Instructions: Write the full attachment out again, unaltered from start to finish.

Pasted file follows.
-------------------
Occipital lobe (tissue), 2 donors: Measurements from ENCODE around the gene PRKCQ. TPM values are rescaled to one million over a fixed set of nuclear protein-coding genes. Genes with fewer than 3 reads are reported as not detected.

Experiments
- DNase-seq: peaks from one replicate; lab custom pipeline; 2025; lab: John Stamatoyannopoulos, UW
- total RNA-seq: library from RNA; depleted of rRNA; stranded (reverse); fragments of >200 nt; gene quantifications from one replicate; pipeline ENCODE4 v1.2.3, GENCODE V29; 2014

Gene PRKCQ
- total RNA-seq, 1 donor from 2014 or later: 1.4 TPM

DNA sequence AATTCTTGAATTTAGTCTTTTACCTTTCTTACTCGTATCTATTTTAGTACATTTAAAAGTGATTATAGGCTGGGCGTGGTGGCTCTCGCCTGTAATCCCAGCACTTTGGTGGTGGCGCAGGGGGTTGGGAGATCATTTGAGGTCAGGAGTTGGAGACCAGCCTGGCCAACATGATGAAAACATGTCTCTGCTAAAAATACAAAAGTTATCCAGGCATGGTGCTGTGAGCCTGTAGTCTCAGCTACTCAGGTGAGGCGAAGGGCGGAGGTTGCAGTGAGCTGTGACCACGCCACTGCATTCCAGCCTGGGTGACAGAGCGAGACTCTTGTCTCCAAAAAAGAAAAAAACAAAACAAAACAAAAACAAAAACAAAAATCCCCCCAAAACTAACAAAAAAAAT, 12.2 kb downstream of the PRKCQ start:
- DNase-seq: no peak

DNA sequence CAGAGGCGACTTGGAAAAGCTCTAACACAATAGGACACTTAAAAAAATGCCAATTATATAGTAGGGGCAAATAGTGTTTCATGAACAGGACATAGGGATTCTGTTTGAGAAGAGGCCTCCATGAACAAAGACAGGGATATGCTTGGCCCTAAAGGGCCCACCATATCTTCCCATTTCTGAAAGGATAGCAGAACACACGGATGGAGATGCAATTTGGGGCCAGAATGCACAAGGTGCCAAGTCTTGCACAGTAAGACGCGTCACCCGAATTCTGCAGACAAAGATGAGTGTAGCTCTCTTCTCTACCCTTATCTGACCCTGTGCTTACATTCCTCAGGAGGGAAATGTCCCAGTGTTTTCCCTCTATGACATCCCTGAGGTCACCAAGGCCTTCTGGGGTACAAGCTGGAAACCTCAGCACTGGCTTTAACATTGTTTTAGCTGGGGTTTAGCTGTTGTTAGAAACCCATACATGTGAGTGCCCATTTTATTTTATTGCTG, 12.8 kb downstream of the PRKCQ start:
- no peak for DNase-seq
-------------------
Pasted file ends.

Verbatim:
Occipital lobe (tissue), 2 donors: Measurements from ENCODE around the gene PRKCQ. TPM values are rescaled to one million over a fixed set of nuclear protein-coding genes. Genes with fewer than 3 reads are reported as not detected.

Experiments
- DNase-seq: peaks from one replicate; lab custom pipeline; 2025; lab: John Stamatoyannopoulos, UW
- total RNA-seq: library from RNA; depleted of rRNA; stranded (reverse); fragments of >200 nt; gene quantifications from one replicate; pipeline ENCODE4 v1.2.3, GENCODE V29; 2014

Gene PRKCQ
- total RNA-seq, 1 donor from 2014 or later: 1.4 TPM

DNA sequence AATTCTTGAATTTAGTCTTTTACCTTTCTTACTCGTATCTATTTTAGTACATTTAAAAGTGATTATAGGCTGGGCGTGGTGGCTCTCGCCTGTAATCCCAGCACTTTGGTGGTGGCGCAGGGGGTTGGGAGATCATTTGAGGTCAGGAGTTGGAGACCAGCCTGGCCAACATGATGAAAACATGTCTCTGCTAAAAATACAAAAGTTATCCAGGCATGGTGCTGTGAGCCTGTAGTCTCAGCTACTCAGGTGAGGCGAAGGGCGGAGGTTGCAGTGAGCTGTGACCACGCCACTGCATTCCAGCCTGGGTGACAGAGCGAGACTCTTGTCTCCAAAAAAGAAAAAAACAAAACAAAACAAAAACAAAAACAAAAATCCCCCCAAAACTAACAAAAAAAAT, 12.2 kb downstream of the PRKCQ start:
- DNase-seq: no peak

DNA sequence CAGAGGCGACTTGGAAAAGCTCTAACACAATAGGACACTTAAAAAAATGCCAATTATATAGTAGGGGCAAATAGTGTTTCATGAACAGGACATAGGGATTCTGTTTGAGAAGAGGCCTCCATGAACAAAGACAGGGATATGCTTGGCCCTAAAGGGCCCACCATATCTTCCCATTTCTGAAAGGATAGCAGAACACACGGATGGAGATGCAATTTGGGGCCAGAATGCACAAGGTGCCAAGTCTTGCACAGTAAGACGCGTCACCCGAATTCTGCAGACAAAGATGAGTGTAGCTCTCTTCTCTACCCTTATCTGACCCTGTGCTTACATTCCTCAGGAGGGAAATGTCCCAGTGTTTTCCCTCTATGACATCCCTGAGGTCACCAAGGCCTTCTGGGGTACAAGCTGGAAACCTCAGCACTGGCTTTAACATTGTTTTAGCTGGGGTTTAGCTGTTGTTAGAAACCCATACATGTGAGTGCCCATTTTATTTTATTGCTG, 12.8 kb downstream of the PRKCQ start:
- no peak for DNase-seq